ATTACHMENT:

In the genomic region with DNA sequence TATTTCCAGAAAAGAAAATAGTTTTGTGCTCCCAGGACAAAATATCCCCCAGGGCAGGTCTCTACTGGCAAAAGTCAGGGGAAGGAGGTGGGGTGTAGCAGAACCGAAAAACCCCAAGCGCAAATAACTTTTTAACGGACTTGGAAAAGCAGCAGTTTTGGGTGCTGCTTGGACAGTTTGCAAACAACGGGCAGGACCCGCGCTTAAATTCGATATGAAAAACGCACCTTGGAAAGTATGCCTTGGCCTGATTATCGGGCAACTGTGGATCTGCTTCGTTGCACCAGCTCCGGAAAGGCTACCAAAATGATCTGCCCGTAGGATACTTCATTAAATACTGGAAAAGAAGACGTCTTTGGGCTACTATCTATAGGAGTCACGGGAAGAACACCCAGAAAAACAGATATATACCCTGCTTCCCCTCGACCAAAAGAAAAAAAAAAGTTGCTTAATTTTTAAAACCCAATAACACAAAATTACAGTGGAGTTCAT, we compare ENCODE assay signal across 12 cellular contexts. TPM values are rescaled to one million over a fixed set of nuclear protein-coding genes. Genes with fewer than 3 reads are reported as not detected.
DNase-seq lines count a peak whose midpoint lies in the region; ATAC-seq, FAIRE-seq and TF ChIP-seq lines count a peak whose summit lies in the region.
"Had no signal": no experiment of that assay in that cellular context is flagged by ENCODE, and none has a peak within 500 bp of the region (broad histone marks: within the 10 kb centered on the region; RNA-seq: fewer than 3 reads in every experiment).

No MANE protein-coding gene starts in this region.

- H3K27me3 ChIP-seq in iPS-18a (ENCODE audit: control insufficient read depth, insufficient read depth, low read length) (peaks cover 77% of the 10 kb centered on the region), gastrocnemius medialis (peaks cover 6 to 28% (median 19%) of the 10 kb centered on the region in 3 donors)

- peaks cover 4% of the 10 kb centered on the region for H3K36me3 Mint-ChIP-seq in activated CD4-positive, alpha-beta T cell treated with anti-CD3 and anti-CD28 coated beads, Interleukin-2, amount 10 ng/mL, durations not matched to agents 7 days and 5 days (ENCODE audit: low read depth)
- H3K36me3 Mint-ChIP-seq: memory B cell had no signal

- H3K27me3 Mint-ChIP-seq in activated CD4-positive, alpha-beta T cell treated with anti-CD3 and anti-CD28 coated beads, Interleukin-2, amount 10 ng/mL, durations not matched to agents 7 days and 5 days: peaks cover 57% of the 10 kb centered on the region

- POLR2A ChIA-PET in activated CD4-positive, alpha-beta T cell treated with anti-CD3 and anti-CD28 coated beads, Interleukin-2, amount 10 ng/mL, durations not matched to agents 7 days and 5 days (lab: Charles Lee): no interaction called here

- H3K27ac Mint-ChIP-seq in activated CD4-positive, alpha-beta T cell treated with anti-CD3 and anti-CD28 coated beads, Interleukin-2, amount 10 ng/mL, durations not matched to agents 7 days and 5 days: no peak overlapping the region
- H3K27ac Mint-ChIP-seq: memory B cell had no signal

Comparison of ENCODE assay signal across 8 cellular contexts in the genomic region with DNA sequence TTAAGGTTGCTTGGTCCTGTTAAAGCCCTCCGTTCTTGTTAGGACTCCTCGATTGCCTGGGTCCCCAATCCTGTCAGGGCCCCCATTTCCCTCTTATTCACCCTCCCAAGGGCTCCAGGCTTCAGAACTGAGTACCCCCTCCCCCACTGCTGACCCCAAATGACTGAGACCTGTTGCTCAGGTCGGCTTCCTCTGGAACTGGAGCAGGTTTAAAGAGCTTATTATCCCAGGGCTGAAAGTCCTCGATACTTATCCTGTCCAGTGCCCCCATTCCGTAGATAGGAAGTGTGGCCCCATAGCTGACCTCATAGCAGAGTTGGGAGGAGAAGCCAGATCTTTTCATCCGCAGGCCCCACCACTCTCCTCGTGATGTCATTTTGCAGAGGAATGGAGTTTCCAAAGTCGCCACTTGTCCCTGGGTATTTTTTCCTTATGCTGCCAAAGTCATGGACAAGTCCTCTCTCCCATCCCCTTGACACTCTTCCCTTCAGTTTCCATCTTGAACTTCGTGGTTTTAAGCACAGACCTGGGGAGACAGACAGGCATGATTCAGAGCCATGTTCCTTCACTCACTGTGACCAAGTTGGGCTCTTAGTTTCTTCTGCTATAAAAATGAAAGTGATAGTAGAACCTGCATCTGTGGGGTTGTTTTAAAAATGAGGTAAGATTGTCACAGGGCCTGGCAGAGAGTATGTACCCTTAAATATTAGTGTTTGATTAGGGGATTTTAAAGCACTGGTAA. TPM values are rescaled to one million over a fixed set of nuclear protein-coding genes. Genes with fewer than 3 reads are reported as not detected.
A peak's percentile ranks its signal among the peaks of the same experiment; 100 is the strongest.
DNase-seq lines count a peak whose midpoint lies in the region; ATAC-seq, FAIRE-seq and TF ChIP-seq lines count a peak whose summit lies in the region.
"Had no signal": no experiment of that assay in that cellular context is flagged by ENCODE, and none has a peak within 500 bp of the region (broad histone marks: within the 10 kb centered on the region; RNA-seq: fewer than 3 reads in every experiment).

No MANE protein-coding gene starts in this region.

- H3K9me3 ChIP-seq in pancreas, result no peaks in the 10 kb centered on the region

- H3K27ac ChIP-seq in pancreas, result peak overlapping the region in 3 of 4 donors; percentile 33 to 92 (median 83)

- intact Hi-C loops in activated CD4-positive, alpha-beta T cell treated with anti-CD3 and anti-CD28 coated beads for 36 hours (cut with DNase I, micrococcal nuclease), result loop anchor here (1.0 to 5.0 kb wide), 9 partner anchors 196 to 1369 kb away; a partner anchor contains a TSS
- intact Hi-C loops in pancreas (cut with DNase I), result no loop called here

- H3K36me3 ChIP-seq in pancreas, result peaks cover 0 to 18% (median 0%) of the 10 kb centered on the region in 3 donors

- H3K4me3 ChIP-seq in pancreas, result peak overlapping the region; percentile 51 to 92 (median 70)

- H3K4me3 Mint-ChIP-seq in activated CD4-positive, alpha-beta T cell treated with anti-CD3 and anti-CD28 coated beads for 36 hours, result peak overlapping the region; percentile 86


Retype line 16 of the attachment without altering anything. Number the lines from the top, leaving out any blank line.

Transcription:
No MANE protein-coding gene starts in this region.